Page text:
First an earthquake and then a hurricane. I fully expect the east coast to be hit with swarms of locusts next week followed by a plague of frogs.
It was impressive in the run-up to Hurricane Irene how hospitals and nursing homes in low-lying areas of many cities worked to evacuate patients. This description of the process at Coney Island Hospital doesn't begin to cover all the necessary details:
”The parade of 15 newborns, two children and 248 adults in various states of distress started early Friday. Sixteen were on ventilators. They lined up in the hospital's foyer one by one and were loaded into a line of awaiting hospital and for-hire ambulances.
“The retreat lasted until 7:43 p.m., with some doctors and nurses for critical and specialty-care patients joining them at their new hospitals.”
Think of it: finding hospitals on higher ground with enough space, arranging for medical records to accompany patients along with medications, those ventilators, drip bags and all manner of other equipment needed to keep patients stable and alive.
It was amazing how well the evacuations were organized as were those of many assisted living and nursing homes in the eastern coastal states. And I saw one television news report about a young man boarding up windows for his elder neighbors; another about volunteers sandbagging elders' homes.
If Hurricane Irene were not so terrible for literally millions of people, the wall-to-wall news coverage over the weekend would have been a relief from daily drumbeat of awful political news we live with these days. But to keep Hurricane Irene from being a completely loathsome-free disaster, House Majority Leader Eric Cantor leapt into the breach.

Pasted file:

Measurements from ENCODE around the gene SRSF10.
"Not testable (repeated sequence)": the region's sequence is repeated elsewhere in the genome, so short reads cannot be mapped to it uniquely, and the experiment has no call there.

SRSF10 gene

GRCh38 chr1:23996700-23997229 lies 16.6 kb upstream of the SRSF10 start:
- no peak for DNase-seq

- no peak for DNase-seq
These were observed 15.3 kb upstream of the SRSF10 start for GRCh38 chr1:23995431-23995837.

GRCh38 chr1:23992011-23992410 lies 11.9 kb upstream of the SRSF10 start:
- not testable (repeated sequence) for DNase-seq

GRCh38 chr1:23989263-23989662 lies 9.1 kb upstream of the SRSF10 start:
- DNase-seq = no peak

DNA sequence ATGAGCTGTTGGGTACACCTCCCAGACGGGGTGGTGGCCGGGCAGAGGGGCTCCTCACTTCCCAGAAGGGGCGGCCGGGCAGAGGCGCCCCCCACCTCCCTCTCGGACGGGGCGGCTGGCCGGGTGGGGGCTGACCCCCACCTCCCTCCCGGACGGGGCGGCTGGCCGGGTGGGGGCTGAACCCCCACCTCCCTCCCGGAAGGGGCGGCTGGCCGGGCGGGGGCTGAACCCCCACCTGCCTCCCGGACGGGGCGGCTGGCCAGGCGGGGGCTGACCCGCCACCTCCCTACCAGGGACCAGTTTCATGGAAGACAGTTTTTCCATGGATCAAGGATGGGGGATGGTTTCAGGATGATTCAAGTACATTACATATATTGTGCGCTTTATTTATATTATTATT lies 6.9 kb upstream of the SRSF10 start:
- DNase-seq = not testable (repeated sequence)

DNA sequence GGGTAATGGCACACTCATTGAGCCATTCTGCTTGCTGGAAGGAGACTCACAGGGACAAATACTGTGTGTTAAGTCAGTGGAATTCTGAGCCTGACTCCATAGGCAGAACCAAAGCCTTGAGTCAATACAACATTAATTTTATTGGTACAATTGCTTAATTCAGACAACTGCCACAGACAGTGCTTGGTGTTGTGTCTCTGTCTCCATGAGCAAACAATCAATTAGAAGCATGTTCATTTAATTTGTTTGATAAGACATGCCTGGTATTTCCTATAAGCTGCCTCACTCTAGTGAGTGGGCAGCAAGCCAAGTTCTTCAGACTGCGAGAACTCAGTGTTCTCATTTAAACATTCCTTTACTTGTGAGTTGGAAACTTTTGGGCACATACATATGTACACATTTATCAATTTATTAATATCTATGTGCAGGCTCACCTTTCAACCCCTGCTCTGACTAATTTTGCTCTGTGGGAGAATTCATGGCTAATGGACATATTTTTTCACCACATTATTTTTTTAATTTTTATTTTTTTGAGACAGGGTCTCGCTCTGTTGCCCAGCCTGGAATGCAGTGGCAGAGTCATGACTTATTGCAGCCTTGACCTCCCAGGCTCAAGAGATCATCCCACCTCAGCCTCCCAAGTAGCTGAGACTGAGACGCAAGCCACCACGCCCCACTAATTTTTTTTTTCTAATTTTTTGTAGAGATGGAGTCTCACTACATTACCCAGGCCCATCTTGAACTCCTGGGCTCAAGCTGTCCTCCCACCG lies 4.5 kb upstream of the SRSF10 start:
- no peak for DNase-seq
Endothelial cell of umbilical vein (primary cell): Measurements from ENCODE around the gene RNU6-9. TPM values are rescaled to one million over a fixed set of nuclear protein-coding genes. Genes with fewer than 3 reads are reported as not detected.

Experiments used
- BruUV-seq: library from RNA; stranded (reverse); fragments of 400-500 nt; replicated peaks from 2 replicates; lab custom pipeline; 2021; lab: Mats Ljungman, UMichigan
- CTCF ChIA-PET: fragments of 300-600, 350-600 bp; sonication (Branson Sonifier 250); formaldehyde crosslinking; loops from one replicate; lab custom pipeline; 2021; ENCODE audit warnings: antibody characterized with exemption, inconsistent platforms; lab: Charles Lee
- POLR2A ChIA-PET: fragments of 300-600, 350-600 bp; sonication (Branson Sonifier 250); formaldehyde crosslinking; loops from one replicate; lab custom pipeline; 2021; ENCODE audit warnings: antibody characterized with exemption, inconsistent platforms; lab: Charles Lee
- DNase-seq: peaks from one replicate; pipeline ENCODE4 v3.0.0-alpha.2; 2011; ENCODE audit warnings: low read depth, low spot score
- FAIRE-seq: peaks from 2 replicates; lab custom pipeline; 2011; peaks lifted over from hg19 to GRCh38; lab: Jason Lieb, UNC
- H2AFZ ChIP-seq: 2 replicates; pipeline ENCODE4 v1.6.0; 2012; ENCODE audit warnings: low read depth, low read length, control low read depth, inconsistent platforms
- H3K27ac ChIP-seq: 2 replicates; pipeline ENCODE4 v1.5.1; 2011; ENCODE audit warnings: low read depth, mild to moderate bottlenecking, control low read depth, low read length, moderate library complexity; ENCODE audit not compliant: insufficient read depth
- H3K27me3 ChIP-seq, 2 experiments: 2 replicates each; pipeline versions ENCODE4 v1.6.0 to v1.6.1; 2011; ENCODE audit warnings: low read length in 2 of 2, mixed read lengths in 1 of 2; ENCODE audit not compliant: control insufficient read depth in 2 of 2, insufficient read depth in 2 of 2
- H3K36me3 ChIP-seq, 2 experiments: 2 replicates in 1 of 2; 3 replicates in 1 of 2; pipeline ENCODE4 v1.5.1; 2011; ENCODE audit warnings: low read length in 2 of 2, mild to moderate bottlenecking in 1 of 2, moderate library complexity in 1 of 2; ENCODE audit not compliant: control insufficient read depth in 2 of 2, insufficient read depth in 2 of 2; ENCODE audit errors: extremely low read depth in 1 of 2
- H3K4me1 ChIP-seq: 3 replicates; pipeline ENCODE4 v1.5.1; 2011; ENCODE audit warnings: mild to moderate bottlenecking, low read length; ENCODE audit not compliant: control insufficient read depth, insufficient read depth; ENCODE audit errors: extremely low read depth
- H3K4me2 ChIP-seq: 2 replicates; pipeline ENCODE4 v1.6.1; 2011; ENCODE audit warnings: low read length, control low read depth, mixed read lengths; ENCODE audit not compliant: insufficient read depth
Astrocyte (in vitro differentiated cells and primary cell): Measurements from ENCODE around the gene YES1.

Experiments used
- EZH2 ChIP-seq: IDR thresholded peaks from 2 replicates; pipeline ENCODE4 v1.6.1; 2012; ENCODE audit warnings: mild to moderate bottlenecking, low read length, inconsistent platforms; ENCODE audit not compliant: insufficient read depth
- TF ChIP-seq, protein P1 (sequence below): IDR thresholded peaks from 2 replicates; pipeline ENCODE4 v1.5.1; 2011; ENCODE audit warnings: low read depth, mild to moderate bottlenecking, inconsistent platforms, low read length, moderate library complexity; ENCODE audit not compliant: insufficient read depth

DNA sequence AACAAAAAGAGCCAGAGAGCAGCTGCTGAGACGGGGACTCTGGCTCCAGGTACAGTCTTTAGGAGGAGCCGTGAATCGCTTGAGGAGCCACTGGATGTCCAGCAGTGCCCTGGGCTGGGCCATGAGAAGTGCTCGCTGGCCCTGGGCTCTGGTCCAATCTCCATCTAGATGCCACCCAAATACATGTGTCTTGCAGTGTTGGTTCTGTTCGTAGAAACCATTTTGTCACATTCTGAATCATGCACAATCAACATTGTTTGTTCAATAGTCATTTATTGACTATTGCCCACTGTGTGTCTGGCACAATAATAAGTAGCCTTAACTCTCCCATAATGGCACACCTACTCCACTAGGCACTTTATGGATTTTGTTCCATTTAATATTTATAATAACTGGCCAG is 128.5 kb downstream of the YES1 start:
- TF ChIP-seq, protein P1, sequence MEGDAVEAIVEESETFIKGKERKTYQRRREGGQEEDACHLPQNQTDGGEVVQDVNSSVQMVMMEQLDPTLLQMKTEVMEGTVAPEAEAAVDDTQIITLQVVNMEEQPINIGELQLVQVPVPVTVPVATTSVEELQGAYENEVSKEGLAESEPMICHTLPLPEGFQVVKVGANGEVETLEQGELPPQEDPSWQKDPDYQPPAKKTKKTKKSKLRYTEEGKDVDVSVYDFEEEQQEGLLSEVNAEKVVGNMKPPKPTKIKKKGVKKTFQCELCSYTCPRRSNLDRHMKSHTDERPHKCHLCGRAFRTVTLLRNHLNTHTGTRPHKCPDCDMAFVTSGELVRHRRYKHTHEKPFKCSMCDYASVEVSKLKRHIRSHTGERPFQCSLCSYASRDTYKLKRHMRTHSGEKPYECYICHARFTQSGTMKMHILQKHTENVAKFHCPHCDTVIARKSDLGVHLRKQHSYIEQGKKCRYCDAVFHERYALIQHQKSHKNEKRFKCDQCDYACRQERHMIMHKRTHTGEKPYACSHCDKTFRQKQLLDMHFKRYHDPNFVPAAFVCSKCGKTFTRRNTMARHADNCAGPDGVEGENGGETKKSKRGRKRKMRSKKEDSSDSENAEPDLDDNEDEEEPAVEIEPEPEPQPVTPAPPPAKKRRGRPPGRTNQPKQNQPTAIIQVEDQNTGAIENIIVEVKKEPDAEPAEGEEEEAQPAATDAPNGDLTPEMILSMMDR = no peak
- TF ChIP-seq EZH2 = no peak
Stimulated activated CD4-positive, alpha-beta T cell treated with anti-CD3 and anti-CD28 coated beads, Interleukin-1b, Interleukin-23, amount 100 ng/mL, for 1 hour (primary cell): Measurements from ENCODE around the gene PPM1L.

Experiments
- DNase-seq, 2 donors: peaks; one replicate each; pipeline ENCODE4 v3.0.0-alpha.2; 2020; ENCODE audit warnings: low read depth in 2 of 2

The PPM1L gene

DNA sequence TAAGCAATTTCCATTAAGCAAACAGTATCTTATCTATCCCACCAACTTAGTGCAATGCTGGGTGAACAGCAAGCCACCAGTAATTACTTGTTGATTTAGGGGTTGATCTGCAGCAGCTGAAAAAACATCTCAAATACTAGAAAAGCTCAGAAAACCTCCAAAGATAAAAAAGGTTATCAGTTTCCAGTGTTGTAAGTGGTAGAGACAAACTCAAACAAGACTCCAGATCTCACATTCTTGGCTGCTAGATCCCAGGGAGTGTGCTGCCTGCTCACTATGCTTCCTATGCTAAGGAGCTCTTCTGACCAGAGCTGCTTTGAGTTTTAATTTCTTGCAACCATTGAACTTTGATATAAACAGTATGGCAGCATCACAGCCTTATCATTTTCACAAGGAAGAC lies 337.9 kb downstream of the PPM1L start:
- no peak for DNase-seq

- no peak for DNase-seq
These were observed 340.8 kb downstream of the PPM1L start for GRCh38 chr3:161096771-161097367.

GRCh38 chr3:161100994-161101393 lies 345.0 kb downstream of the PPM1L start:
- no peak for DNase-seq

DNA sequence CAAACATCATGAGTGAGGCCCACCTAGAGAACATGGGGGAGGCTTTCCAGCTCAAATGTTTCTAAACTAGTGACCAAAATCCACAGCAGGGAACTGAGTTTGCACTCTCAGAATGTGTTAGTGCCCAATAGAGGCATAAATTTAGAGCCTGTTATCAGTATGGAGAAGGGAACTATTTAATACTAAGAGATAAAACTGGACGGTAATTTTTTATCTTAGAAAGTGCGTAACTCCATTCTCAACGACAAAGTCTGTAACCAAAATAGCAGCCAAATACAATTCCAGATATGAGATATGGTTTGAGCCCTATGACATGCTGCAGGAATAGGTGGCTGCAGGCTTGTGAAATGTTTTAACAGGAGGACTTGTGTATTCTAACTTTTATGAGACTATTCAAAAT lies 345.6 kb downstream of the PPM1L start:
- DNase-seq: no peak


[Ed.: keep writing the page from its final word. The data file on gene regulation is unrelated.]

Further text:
The tea party favorite, who represents Virginia where several people were killed in the hurricane and the governor declared a state of emergency, proved the underlying meanness of the Republicans in general and the tea party in particular.
Even before the hurricane hit land, Cantor reiterated his requirement first voiced after the earthquake that any federal disaster relief funds be offset with cuts elsewhere in the budget:
"When there's a disaster there's an appropriate federal role and we will find the monies," Cantor said during a news conference in Mineral, Va. "But we've had discussions about these things before and those monies will be offset with appropriate savings or cost-cutting elsewhere in order to meet the priority of the federal government's role in a situation like this."
Oh, so if elders are rescued in a natural disaster, their Social Security will be cut, is that it?
As Louisiana Representative Cedric Richmond responded: "It is sinful to require us to cut somewhere...in order to provide emergency disaster assistance for American citizens.”
If the good citizens of Virginia don't unseat Cantor in next year's election, they deserve him. Unfortunately, if they don't, the rest of us are stuck with him too.
For the 40-odd years I lived in New York City and Maine, I felt fortunate that we did not experience extreme weather as much of the rest of the country does – only a blizzard every decade or so and they are more fun than dangerous.
At the risk of provoking kanahara (Yiddish for curse or jinx), I feel equally sanquine about the weather in northwest Oregon where I live now. Beyond the potential for an earthquake, it mostly just rains a lot although not enough for much flooding.
But many TimeGoesBy readers live on the east coast from Florida to Maine. So tell us your hurricane stories in the comments below (if you have power and an internet connection). How did you fare? Did you evacuate? How did you prepare? Is everyone okay?
At The Elder Storytelling Place today, Ralph Lymburner: Dancing with the Stars (Senior Version)